Auntie SparkNotes: How Can I Get My Best Friend To Dump Her Loser Boyfriend?
My best friend and roommate, let's call her Ashley, recently started dating this guy, let's call him Cain, and I am very worried about her being with him. For starters, he was very into drugs and even did a little bit of dealing before he met her. This automatically makes it very hard for me to trust him because, even though he says he has quit, I personally know other guys who have said that they quit doing drugs only to get right back into doing them and sometimes even dragging others down in the process. That, or they lie about quitting all together. I'm afraid that he might drag her down with him if he does drugs again.
Cain, who lives about 3 hours out of town, is also very clingy and calls Ashley continuously throughout the day. When she doesn't pick up, he keeps calling until she does - even if it is the middle of the night and we are both trying to sleep. I know that Ashley doesn't appreciate this, either, because she has expressed how annoying it is. When he calls, he asks her about her entire day - what she did at each point in the day and who she was with at the time and he basically asks for the exact times. This leads me to my next point. Cain also is so jealous that he gets angry with Ashley if she even hangs out with any of her guy friends, including the ones she's known for years and would never have romantic relationships with. Ashley has missed a lot of opportunities such as school socials and dances because she's afraid that Cain would not like it if she brought another guy. He's manipulative of her, as well, because of this and I'm afraid it is only going to get worse as their relationship progresses.
I was originally hoping that Ashley would start to see this controlling side of Cain and end things, but a month into knowing him and a few weeks into dating him, they did the HND. She told me that she loves him and feels like she's known him her whole life but I feel like this is just his manipulation talking.
I don't want my best friend to get hurt by this guy. How do I get her to realize that he isn't good for her and she deserves better before it's too late?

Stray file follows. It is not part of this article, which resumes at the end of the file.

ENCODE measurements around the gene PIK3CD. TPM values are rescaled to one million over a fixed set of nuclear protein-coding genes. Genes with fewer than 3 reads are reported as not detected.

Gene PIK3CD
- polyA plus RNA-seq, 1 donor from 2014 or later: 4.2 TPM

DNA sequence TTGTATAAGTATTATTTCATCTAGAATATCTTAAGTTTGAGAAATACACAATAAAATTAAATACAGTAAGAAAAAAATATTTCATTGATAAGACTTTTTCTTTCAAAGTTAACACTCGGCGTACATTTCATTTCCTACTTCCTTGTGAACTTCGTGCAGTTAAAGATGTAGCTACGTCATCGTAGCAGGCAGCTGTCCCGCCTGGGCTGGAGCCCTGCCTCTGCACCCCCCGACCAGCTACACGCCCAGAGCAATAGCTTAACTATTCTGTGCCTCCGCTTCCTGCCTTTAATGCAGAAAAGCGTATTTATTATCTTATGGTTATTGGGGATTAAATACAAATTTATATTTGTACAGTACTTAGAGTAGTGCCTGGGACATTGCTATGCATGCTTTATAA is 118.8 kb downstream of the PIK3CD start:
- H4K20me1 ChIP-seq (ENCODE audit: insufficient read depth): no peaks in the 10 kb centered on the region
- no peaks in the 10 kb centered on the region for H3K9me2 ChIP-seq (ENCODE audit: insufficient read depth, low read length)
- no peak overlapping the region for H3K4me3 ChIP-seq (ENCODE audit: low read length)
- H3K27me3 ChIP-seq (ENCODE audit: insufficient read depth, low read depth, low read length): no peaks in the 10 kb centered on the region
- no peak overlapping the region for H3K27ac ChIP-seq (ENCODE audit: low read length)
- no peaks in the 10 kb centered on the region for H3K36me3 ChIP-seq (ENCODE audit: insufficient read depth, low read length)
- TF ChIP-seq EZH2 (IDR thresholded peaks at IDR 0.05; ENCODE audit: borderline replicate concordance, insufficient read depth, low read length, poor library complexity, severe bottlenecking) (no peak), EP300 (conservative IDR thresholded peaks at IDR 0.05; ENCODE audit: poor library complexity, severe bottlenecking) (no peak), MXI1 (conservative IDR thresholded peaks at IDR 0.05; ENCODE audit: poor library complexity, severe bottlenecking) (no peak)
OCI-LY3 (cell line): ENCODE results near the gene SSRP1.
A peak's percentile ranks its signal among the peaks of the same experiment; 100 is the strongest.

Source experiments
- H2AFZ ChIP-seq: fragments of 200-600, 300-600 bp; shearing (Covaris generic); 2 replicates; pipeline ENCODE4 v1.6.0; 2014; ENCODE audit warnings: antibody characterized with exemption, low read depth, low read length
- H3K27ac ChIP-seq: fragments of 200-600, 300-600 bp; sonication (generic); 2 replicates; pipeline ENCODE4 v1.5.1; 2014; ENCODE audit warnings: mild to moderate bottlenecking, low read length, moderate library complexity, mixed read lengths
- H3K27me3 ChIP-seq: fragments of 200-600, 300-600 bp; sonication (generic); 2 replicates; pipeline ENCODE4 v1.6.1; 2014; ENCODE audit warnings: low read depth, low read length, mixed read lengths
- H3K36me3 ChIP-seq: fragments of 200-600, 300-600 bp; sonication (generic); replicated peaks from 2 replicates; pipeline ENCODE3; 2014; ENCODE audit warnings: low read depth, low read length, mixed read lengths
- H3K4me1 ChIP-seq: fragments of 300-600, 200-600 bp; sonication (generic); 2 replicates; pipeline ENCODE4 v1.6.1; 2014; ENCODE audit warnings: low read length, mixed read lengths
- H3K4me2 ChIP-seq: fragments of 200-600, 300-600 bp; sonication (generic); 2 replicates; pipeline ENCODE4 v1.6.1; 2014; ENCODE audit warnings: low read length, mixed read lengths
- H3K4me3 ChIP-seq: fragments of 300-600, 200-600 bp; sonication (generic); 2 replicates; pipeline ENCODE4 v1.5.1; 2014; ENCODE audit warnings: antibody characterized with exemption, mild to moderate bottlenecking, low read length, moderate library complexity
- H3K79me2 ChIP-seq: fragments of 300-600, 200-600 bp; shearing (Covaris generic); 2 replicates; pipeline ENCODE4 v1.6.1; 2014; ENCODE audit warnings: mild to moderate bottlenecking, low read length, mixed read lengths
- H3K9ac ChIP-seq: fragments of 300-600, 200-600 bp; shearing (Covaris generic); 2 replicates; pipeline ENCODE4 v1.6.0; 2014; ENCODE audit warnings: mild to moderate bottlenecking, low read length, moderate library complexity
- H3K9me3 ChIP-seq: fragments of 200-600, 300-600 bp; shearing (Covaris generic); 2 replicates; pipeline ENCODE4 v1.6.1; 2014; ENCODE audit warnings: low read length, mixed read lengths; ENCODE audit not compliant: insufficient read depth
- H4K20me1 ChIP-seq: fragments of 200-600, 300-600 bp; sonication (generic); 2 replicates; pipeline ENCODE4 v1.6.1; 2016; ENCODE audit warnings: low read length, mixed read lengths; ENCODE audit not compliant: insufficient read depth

Man, that last line says it all, doesn't it? So dire! So dramatic! You'd think that your friend was strapped to a torture table, on a conveyor belt, inching ever closer to a high-powered laser that will dice her up into tiny, sizzling pieces unless she dumps this douchebag, already.
And don't get me wrong, sweet pea: I know it feels that way. It really, really does. We all grind our teeth and tear our hair when a beautiful, wonderful, deserving friend suddenly goes all cow-eyed and dreamy over someone who isn't any good for her. We all cringe at the pain that she's about to experience and despair that she can't see it coming. We all want to pull her out of harm's way.
But pulling your friend out of harm's way is the thing you cannot do. Ashley is going to love who she loves, and it is not in your power to make her realize that the person she loves is an undeserving turd. You cannot change another person's feelings. You cannot make her want the relationship you think she deserves. You cannot stop her from wanting someone who doesn't deserve her. There is no saving her "before it's too late"; it's already too late, because she already loves him, and your letter is all the evidence you need of love's power to send the smartest people careening down the dumbest, most destructive paths.. Your friend's love for this guy has led her to ignore the many signs that he's the baddest sort of bad news—and your love for her has led you right up to the edge of Crazytown, trying to meddle with a relationship that is utterly beyond your control.
And even if you could convince your friend that she doesn't really feel her feelings, it would be deeply wrong of you to try. Your friend needs to make her own choices, and learn her own lessons—even when you fear that the choices will turn out badly and that the lessons will be painful ones. The nature of love, and of life, is that people want what they want, and they won't want anything else until they have an experience that begets better judgment.
None of which is to say that you should remain silent. But you should use your voice carefully, wisely, and with the understanding that the only person who can get Ashley to realize anything is Ashley herself. By all means, admit that this guy's history gives you pause. Tell her how scary it is to see her isolating and limiting herself just because she doesn't want to make him angry. Ask how she feels about the constant phone calls and controlling behavior—and note that I say "ask," because you cannot tell her how to feel about these things—and listen to what the says. And then, having shown your friend that you love and worry about her, please show her that you also respect her by backing way the hell out of this relationship and letting her do what she's going to do.
Because this relationship, unpleasant as it is to watch, has nothing to do with you.
At the end of the day, Ashley and Cain are going to date until one of them breaks it off, and what's going to happen will happen no matter how you feel about it. So, step back onto the right side of the boundary between your life and hers. Wait for her there with open arms and kind words at the ready. Hope for her sake that you turn out to be wrong about how much this is going to hurt. But if you're right, and it ends badly, be kind enough not to tell her "I told you so."
Have you ever cringed over a friend's awful SO? Tell us in the comments! And to get advice from Auntie, email her at firstname.lastname@example.org.
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